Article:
South Florida Sun-Sentinel (Sunday) - - Society - Arnold Pearl­stein Send your stargaz­ing ques­tions re­ports and ex­pe­ri­ences to Arnold Pearl­stein at thes­[email protected]


Late in the evening on Sun­day and early Mon­day morn­ing there will oc­cur a to­tal eclipse of the moon over South Florida. The full moon dur­ing to­tal­ity phase will shine di­rectly over­head when viewed from Mi­ami.

The par­tial phase of the eclipse will start at 10:33 p.m., with the lower left cor­ner of the moon be­gin­ning to darken, To­tal­ity starts at 11:41 p.m, with the moon com­pletely changed to a cop­pery, red shade. To­tal­ity ends at 12:43 a.m. The eclipse ends at 1:50 a.m.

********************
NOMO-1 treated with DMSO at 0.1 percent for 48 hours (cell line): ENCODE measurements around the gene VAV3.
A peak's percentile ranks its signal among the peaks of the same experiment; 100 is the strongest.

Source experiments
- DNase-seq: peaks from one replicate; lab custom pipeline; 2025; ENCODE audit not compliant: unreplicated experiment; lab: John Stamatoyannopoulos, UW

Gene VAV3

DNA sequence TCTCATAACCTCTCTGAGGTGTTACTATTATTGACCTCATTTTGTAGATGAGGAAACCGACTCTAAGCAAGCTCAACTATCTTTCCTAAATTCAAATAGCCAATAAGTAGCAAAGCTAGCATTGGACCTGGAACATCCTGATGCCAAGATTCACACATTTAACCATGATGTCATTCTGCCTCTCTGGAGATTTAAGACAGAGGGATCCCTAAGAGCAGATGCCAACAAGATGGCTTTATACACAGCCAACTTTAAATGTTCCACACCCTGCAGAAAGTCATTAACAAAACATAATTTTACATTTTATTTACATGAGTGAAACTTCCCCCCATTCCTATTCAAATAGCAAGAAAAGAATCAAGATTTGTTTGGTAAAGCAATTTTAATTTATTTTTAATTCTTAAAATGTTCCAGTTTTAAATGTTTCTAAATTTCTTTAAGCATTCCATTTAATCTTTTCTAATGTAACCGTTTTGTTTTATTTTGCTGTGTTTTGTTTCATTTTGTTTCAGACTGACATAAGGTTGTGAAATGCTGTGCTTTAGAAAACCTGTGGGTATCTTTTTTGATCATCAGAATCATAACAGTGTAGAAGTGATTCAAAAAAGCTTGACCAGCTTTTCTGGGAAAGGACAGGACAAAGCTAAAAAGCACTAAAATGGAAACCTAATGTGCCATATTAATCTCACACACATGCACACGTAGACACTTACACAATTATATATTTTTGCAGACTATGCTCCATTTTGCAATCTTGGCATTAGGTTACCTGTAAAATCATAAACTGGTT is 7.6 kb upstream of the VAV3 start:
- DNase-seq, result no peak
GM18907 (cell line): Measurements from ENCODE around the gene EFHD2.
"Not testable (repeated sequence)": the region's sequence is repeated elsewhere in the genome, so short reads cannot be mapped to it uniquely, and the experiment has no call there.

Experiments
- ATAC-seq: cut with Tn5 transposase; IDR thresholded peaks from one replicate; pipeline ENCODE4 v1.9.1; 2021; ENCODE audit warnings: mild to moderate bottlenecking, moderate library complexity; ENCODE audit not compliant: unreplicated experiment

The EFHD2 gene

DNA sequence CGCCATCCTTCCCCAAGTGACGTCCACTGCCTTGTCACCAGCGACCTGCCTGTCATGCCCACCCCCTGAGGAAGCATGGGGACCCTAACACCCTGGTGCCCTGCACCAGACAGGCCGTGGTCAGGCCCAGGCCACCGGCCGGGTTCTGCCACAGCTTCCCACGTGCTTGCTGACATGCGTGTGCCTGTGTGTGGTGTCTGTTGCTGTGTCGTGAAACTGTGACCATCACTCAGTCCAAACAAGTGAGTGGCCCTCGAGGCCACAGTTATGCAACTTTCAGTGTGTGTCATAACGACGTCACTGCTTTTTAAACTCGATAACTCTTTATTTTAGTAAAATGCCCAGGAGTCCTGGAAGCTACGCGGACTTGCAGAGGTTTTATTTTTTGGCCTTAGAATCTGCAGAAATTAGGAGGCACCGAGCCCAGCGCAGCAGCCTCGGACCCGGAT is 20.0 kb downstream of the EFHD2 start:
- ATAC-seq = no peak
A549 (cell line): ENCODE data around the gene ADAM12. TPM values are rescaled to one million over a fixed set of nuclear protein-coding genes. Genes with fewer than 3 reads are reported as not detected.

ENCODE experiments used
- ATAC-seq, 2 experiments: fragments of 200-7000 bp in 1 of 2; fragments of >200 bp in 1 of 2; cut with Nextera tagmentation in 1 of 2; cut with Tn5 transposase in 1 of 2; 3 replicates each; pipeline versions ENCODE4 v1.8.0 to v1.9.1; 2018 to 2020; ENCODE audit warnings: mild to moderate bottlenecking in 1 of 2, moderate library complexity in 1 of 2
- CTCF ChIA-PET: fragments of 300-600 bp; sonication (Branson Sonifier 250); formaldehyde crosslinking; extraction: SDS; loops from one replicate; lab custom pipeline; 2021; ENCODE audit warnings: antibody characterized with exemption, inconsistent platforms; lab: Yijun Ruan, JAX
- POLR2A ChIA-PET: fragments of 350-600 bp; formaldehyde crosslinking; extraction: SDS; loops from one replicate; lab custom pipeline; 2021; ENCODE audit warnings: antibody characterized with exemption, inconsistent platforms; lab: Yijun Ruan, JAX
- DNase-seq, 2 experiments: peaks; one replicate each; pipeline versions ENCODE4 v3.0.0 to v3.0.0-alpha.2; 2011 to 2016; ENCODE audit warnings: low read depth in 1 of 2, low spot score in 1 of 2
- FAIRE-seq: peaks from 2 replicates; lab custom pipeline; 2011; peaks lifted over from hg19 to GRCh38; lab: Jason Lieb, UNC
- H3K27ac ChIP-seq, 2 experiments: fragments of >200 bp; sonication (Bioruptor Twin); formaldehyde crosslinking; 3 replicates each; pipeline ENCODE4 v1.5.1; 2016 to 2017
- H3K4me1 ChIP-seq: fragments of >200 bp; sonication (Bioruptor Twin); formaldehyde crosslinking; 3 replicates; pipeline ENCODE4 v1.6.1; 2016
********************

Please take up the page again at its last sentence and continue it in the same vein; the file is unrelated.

Plan on view­ing from a lawn chair, or a blan­ket on the ground. Un­like so­lar eclipses, you don’t need safety fil­ters or any spe­cial equip­ment to watch the eclipse. No­tice how many more stars are vis­i­ble dur­ing to­tal­ity.


Dur­ing mid evening, the moon slips above the bright blue-white star, Reg­u­lus, the bright­est mem­ber of Leo the Lion.


Blaz­ing blue white Venus, and dim­mer but bright yel­low Jupiter, hud­dle to­gether in the south­east be­fore dawn. Tele­scopes will re­veal the phase shape of Venus and Jupiter’s four largest moons.


The moon passes to the north of bright blue Spica early Satur­day morn­ing. This star is the most bril­liant ob­ject in Virgo.

View Look­ing South Turn chart to the di­rec­tion you are view­ing.

Newspapers in English

Newspapers from USA

© PressReader. All rights reserved.